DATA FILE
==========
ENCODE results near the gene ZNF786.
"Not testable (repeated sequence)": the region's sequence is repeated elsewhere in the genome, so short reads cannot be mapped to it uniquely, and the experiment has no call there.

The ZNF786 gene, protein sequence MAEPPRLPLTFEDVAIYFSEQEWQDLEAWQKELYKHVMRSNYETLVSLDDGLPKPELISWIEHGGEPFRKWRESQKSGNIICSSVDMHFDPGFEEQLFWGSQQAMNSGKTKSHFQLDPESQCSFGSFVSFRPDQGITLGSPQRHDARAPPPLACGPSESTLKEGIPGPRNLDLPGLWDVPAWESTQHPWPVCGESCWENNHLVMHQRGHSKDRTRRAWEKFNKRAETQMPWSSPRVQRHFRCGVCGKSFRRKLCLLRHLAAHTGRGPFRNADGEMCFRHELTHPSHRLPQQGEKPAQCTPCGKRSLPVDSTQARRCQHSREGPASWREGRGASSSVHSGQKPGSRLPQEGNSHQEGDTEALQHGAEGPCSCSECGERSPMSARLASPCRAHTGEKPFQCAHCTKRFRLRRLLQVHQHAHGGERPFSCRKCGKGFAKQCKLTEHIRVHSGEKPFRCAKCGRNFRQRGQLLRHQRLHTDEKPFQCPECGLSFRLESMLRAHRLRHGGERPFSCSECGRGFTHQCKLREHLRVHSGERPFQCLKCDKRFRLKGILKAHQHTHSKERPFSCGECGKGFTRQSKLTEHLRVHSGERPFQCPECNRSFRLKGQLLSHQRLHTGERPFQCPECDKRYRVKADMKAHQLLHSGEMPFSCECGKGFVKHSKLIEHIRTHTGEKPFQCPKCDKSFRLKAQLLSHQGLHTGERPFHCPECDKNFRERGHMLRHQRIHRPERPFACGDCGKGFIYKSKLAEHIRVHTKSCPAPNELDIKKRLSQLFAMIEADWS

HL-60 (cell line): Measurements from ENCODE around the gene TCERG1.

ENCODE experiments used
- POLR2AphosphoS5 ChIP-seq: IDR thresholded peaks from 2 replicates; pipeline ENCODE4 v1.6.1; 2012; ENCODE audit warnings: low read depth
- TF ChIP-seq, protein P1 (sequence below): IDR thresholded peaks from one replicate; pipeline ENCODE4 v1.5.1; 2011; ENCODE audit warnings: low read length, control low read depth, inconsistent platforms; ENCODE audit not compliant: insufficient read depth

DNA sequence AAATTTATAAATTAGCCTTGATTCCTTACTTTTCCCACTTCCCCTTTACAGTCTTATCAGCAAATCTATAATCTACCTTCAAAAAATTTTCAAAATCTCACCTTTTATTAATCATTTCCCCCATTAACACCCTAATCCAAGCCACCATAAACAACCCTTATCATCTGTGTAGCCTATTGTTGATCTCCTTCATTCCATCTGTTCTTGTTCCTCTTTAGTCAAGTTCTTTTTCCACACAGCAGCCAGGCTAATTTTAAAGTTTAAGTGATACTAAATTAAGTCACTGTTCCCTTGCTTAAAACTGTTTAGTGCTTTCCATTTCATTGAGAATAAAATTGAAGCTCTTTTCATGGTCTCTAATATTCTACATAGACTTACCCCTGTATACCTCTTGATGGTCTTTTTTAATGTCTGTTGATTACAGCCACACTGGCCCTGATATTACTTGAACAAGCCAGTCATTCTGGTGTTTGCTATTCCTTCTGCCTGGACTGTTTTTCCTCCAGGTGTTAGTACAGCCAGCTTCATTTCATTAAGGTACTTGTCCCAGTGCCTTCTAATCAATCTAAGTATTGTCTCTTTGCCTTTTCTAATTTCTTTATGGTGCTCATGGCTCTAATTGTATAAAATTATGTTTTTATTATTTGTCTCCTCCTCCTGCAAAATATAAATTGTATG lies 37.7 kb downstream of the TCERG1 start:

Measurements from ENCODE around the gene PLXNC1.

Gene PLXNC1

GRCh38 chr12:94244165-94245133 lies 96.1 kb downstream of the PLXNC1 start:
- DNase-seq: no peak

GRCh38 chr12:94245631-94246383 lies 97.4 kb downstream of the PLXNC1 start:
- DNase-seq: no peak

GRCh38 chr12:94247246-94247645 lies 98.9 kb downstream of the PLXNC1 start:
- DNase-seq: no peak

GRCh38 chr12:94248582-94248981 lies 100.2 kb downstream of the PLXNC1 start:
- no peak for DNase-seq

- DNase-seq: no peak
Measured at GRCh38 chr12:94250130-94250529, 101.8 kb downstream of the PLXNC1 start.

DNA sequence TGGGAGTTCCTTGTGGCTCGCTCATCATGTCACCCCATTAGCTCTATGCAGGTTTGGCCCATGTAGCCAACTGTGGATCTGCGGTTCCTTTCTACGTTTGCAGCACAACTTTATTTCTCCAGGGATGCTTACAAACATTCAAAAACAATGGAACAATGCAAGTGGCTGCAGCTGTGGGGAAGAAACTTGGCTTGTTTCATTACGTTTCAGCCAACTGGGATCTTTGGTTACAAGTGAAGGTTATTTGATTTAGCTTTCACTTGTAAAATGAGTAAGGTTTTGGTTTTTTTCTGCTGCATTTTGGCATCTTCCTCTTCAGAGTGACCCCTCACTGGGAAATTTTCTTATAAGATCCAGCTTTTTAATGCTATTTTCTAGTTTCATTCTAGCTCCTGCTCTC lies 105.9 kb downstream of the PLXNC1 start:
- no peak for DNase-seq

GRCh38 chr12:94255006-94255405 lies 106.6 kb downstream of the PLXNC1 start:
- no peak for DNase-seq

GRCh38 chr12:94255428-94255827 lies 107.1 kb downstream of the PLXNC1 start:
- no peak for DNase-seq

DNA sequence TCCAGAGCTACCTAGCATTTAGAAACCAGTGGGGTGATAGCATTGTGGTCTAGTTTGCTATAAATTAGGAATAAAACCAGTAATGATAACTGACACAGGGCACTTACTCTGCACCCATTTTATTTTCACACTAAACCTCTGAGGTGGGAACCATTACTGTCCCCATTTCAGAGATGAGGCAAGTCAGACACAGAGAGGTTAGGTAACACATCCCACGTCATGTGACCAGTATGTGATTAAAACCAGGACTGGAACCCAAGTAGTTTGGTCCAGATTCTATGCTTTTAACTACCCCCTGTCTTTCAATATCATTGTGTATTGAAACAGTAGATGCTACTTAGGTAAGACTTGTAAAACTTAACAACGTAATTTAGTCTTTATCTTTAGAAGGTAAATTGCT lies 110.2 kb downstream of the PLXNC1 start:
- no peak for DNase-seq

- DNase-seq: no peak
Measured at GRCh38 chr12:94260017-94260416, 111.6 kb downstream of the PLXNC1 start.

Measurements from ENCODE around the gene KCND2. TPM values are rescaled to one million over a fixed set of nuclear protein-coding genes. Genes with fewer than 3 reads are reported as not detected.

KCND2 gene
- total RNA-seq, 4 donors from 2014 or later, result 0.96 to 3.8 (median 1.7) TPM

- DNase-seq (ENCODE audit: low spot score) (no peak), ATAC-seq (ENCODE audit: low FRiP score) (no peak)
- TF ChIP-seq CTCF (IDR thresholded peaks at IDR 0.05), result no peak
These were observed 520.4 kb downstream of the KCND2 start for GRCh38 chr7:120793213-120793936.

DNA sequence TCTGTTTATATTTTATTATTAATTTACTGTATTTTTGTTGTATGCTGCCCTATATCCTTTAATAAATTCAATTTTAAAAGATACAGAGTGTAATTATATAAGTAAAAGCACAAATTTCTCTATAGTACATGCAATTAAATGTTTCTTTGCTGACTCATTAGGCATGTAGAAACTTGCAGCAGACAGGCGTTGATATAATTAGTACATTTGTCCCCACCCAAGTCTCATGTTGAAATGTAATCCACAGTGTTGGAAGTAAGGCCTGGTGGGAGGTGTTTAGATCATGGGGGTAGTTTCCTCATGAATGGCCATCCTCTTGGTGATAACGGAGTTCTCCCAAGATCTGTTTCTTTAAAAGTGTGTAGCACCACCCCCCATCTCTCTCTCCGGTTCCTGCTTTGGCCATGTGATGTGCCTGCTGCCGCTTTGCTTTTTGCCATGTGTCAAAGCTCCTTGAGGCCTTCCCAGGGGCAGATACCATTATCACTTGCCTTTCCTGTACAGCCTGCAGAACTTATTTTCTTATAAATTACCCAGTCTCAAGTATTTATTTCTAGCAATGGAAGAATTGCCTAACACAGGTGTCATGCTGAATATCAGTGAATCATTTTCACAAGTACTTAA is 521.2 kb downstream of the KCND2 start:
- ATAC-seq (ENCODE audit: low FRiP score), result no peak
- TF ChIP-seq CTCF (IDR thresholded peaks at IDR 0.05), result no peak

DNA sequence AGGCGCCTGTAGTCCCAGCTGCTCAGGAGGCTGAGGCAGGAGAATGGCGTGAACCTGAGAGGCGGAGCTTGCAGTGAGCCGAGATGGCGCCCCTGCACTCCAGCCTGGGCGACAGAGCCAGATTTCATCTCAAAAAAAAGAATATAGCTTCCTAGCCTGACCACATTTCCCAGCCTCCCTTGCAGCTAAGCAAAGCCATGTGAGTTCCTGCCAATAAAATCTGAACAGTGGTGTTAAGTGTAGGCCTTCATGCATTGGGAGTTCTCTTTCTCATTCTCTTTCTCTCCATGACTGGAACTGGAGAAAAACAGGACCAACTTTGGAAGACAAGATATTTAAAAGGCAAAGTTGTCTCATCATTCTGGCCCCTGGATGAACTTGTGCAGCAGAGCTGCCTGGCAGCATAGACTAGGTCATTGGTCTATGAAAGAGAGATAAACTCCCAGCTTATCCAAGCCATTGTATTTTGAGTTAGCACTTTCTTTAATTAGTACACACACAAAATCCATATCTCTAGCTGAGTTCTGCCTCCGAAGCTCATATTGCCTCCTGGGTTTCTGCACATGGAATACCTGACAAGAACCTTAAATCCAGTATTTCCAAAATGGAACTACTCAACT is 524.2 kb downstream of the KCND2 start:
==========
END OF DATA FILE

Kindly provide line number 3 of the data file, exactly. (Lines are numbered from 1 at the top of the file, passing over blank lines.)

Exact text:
The ZNF786 gene, protein sequence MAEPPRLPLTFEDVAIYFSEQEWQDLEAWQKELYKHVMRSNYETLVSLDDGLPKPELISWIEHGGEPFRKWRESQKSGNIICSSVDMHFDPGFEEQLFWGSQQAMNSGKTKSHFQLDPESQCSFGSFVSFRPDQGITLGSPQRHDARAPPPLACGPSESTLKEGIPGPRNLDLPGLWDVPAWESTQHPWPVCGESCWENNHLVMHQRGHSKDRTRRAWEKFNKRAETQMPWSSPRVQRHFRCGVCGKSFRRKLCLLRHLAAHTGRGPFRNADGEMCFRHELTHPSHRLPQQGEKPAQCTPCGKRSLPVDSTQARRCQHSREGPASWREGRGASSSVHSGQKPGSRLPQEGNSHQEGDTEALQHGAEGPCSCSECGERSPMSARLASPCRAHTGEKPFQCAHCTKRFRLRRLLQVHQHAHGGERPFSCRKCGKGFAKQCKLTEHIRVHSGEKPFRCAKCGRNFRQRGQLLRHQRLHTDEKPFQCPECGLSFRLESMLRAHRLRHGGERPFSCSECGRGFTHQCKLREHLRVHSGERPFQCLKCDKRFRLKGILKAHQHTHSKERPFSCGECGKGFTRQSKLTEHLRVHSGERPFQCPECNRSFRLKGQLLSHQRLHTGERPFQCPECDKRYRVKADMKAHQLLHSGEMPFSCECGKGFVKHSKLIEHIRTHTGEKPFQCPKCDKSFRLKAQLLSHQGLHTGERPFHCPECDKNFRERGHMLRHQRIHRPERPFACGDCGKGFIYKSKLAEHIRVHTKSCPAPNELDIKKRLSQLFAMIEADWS